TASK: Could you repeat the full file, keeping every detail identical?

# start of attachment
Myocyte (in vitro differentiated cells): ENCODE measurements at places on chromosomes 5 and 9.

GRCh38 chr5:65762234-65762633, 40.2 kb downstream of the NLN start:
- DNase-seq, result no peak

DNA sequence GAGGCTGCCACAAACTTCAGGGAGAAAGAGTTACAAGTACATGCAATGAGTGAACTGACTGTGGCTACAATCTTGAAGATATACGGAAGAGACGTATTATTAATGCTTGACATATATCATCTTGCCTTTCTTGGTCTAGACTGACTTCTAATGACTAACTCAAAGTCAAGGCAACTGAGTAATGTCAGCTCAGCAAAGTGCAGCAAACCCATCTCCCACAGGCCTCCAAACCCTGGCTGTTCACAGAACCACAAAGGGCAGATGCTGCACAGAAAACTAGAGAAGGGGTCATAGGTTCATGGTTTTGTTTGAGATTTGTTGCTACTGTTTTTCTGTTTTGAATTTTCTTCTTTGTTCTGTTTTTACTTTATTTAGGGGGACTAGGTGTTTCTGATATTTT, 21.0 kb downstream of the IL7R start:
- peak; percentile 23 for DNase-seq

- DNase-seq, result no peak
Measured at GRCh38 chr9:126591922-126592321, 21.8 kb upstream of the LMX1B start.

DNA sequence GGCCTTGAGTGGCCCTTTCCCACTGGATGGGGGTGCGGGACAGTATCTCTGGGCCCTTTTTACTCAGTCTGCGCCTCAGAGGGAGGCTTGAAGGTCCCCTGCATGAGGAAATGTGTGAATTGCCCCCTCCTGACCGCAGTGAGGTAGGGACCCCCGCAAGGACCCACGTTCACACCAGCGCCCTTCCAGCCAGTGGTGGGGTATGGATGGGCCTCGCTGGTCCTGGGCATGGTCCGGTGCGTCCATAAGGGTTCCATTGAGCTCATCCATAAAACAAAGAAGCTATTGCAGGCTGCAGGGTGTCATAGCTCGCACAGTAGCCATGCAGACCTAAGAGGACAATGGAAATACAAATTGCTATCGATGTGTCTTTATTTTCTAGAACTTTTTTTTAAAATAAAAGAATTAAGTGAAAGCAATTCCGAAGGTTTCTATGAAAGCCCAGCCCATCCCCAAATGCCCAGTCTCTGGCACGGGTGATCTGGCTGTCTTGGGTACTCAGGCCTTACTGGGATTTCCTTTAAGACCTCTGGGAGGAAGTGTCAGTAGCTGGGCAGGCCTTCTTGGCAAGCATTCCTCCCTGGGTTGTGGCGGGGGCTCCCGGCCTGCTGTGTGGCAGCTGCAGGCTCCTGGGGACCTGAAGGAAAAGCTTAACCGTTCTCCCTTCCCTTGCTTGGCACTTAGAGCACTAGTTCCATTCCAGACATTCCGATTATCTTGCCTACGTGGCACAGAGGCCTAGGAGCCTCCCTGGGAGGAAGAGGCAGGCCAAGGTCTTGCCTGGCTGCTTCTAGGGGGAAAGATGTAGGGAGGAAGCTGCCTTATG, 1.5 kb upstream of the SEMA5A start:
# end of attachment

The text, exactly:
Myocyte (in vitro differentiated cells): ENCODE measurements at places on chromosomes 5 and 9.

GRCh38 chr5:65762234-65762633, 40.2 kb downstream of the NLN start:
- DNase-seq, result no peak

DNA sequence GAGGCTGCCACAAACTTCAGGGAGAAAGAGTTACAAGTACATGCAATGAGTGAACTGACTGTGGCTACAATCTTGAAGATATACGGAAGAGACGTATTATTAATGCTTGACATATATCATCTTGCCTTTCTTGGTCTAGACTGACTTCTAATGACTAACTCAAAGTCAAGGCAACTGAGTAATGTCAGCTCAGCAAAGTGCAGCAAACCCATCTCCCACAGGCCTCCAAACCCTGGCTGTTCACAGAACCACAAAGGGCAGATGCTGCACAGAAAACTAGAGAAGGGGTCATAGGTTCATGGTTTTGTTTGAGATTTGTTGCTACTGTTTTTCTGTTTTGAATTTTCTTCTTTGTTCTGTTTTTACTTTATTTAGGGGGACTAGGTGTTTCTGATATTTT, 21.0 kb downstream of the IL7R start:
- peak; percentile 23 for DNase-seq

- DNase-seq, result no peak
Measured at GRCh38 chr9:126591922-126592321, 21.8 kb upstream of the LMX1B start.

DNA sequence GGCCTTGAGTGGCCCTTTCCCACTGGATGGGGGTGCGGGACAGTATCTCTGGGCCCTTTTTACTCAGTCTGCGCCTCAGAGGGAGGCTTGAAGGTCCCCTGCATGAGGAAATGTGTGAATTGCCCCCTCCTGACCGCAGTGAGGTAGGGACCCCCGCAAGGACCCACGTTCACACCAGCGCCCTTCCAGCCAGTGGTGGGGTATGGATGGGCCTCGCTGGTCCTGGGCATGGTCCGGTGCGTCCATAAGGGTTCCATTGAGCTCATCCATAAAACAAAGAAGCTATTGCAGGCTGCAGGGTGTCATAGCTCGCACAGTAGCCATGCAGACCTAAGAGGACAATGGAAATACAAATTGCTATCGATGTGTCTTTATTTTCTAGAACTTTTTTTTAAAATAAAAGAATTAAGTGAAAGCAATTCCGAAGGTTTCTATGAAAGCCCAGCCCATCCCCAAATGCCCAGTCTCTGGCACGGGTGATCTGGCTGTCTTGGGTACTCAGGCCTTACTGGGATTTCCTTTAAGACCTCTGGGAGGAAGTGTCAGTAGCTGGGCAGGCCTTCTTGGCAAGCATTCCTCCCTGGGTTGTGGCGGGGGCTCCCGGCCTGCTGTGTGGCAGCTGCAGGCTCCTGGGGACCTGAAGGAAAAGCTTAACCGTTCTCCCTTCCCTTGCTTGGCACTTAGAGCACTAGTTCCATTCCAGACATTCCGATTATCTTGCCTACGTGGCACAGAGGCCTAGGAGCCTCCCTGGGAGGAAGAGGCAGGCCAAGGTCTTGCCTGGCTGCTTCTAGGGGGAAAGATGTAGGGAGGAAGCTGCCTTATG, 1.5 kb upstream of the SEMA5A start: